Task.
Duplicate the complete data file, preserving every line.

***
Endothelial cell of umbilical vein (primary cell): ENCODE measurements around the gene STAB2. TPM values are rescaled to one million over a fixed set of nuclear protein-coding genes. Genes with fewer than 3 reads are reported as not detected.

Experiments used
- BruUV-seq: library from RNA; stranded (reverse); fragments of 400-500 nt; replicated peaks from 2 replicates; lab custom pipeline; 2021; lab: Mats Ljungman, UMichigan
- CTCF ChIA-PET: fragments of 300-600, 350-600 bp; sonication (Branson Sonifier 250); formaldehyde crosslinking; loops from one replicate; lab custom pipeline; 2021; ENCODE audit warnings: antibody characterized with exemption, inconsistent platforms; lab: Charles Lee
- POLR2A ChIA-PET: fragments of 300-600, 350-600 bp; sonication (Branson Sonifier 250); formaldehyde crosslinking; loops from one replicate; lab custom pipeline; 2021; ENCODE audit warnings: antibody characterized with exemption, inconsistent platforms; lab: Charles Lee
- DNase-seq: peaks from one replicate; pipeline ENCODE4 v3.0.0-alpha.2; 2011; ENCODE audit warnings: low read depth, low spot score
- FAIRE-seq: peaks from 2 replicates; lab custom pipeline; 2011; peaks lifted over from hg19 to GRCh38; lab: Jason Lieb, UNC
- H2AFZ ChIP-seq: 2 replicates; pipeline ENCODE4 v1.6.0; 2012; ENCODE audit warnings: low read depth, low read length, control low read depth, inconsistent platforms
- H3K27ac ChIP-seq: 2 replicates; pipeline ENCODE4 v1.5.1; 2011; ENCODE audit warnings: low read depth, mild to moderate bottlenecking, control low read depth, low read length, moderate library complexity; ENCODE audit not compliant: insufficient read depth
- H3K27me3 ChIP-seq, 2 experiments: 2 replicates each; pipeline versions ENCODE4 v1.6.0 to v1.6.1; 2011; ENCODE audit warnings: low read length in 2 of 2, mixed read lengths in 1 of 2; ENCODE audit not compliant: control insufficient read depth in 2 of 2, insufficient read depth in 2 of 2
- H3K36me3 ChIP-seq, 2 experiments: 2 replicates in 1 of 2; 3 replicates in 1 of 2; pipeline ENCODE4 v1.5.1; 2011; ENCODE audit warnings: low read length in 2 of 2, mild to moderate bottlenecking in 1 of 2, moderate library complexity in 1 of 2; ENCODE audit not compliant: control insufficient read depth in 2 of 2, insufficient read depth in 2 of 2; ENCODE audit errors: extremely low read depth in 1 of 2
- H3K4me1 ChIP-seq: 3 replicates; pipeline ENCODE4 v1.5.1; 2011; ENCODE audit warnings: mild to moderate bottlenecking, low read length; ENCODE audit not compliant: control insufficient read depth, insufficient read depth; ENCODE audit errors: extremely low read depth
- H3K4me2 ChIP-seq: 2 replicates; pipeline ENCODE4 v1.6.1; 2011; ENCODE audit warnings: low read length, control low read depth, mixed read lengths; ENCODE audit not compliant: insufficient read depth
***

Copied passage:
Endothelial cell of umbilical vein (primary cell): ENCODE measurements around the gene STAB2. TPM values are rescaled to one million over a fixed set of nuclear protein-coding genes. Genes with fewer than 3 reads are reported as not detected.

Experiments used
- BruUV-seq: library from RNA; stranded (reverse); fragments of 400-500 nt; replicated peaks from 2 replicates; lab custom pipeline; 2021; lab: Mats Ljungman, UMichigan
- CTCF ChIA-PET: fragments of 300-600, 350-600 bp; sonication (Branson Sonifier 250); formaldehyde crosslinking; loops from one replicate; lab custom pipeline; 2021; ENCODE audit warnings: antibody characterized with exemption, inconsistent platforms; lab: Charles Lee
- POLR2A ChIA-PET: fragments of 300-600, 350-600 bp; sonication (Branson Sonifier 250); formaldehyde crosslinking; loops from one replicate; lab custom pipeline; 2021; ENCODE audit warnings: antibody characterized with exemption, inconsistent platforms; lab: Charles Lee
- DNase-seq: peaks from one replicate; pipeline ENCODE4 v3.0.0-alpha.2; 2011; ENCODE audit warnings: low read depth, low spot score
- FAIRE-seq: peaks from 2 replicates; lab custom pipeline; 2011; peaks lifted over from hg19 to GRCh38; lab: Jason Lieb, UNC
- H2AFZ ChIP-seq: 2 replicates; pipeline ENCODE4 v1.6.0; 2012; ENCODE audit warnings: low read depth, low read length, control low read depth, inconsistent platforms
- H3K27ac ChIP-seq: 2 replicates; pipeline ENCODE4 v1.5.1; 2011; ENCODE audit warnings: low read depth, mild to moderate bottlenecking, control low read depth, low read length, moderate library complexity; ENCODE audit not compliant: insufficient read depth
- H3K27me3 ChIP-seq, 2 experiments: 2 replicates each; pipeline versions ENCODE4 v1.6.0 to v1.6.1; 2011; ENCODE audit warnings: low read length in 2 of 2, mixed read lengths in 1 of 2; ENCODE audit not compliant: control insufficient read depth in 2 of 2, insufficient read depth in 2 of 2
- H3K36me3 ChIP-seq, 2 experiments: 2 replicates in 1 of 2; 3 replicates in 1 of 2; pipeline ENCODE4 v1.5.1; 2011; ENCODE audit warnings: low read length in 2 of 2, mild to moderate bottlenecking in 1 of 2, moderate library complexity in 1 of 2; ENCODE audit not compliant: control insufficient read depth in 2 of 2, insufficient read depth in 2 of 2; ENCODE audit errors: extremely low read depth in 1 of 2
- H3K4me1 ChIP-seq: 3 replicates; pipeline ENCODE4 v1.5.1; 2011; ENCODE audit warnings: mild to moderate bottlenecking, low read length; ENCODE audit not compliant: control insufficient read depth, insufficient read depth; ENCODE audit errors: extremely low read depth
- H3K4me2 ChIP-seq: 2 replicates; pipeline ENCODE4 v1.6.1; 2011; ENCODE audit warnings: low read length, control low read depth, mixed read lengths; ENCODE audit not compliant: insufficient read depth